This is what dysphoria feels like

August 12, 2014 § 22 Comments

Because so many people who want to know more about trans rights, and be supportive, don’t really know what dysphoria is, or what it can do.

Because so many people who want to derail or dismiss discussions of trans people and our existence believe that they can ignore it, or somehow explain it away.


Have you ever broken a limb and had it in plaster? And when you went to move it you couldn’t – when your brain told it to function it failed? When you looked down and expected something – preemptively felt it – your eyes contradicted you, the limitations of your embodied self clashed against the self that your brain expected to be there?

That’s how dysphoria has always felt to me.

It was stumbling with shock when my arms brushed against my breasts (and I struggle to write the word my next to breasts because they never were mine) – because I couldn’t feel them properly, couldn’t fit them into my body.

It was dreaming of myself in a body that made sense, and waking up utterly confused, and then indigent, and then terrified.

It was crafting my outer self into something far away from what I expected to be there – because it was better to see a strange object in the mirror, and feel like some kind of alien riding in a foreign vessel, than it was to try to reconcile my skin and my mind – because how could I?

It was needing a flat chest and muscles – not because that’s what men should have, or because it’s ‘unfeminine’ – not to prop up my love for real ale and leather and cigars, or to prevent me from baking or wearing makeup – nothing so ridiculous – but so that I could lie in bed and fall asleep without the claustrophobic panic that comes from wanting to rip out through your own skin.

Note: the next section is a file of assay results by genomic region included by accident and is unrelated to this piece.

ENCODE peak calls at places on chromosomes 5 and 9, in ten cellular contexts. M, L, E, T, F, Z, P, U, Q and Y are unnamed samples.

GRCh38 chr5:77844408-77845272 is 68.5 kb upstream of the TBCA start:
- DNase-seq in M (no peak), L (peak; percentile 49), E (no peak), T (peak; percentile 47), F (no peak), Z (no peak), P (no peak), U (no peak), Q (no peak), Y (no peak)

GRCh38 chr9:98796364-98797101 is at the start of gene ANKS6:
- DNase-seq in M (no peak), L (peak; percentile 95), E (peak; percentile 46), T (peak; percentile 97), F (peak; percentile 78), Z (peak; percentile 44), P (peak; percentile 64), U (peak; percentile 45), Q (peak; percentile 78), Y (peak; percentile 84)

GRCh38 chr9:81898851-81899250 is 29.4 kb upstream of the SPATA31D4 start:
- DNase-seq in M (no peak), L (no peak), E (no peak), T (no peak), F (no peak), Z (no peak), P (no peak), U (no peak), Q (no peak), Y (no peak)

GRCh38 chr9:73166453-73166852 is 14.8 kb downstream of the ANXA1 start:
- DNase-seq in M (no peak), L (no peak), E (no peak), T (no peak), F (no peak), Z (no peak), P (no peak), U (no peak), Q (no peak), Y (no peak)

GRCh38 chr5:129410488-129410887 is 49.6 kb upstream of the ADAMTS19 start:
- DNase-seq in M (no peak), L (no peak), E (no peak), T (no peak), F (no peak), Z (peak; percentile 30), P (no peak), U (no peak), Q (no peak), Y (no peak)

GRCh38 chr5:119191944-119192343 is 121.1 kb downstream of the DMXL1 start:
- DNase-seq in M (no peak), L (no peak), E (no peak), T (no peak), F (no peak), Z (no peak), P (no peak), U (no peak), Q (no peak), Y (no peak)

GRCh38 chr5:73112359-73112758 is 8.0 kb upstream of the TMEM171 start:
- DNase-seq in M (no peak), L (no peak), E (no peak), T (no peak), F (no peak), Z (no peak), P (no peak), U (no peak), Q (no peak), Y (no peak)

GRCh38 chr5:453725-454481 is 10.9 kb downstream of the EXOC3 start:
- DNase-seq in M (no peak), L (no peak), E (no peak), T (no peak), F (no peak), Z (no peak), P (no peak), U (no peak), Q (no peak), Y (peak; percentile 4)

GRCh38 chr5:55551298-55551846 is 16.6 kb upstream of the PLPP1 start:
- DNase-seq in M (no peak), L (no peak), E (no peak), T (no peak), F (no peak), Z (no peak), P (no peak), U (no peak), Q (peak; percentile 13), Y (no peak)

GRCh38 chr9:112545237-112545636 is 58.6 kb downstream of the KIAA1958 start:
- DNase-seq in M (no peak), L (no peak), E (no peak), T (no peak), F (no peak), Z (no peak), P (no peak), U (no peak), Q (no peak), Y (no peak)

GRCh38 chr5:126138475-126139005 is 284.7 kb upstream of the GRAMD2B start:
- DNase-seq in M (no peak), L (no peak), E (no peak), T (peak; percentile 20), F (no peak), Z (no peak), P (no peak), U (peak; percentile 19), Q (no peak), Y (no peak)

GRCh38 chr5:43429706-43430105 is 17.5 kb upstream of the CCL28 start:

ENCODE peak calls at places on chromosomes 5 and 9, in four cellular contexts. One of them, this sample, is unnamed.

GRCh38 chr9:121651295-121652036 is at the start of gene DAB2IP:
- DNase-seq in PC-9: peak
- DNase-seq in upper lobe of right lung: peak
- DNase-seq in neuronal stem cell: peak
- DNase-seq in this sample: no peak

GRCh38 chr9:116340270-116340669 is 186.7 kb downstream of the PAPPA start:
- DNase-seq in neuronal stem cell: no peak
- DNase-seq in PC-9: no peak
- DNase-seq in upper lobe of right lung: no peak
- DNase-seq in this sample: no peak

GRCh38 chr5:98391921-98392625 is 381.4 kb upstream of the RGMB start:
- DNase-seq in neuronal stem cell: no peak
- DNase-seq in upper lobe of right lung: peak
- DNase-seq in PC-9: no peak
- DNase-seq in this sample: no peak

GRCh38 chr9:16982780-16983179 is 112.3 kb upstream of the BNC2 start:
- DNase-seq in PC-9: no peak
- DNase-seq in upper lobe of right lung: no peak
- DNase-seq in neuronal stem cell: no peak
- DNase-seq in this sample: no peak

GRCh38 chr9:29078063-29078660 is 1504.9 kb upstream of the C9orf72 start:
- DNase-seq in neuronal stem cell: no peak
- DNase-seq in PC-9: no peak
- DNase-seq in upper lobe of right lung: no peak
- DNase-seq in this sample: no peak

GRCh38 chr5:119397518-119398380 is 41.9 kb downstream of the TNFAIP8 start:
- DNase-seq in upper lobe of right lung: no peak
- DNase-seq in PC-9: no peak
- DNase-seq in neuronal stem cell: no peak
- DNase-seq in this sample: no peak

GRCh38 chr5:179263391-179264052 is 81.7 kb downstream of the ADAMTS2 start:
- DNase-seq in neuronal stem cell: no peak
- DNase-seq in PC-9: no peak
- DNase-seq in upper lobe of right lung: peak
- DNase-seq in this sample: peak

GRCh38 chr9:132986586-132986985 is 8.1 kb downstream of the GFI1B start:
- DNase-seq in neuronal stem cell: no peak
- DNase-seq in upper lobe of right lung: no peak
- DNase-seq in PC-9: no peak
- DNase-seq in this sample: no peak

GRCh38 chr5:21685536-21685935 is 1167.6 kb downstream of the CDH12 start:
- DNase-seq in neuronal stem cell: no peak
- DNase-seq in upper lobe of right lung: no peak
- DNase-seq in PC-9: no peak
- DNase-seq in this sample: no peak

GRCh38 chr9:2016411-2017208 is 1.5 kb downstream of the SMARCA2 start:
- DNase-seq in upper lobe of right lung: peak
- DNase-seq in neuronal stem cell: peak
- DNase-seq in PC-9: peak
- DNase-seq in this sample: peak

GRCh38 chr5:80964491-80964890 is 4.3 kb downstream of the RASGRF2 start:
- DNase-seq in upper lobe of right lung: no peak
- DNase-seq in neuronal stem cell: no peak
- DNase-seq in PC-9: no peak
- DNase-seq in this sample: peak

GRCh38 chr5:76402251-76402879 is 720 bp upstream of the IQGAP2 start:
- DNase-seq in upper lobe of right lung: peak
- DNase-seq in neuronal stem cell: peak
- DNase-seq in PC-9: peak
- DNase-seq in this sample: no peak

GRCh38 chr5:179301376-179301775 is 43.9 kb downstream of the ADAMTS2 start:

It was something that resisted intellectual and psychological analysis to extinction – I could and did theorize to the best of my ability, but nothing could touch it – though I did learn a lot about myself along the way.

It’s something that stills stays my hand, when I reach up to scratch my cheek and find smooth skin – after half a lifetime as an adult unable to grow facial hair, my hand still expects to feel it.

It was forgetting that my body had ever been different, the minute I came round after top surgery – because it didn’t ‘mutilate’ my body – the surgery uncovered the body my mind had always known to be there, and had been desperately searching for.

It’s the mixture, now, of parts of my body that aren’t right – and parts that are gloriously, beautifully, MINE.

It feels nothing like low self-esteem, or the self-hatred of my appearance I can feel when depressed.


To have someone dismiss dysphoria as ‘all in the mind’, a mental disturbance – it feels as wrong as it does when someone claims that the pain I experience from bipolar disorder isn’t real because ‘it’s just mental’.

My brain is my body as much as my hands, my legs are.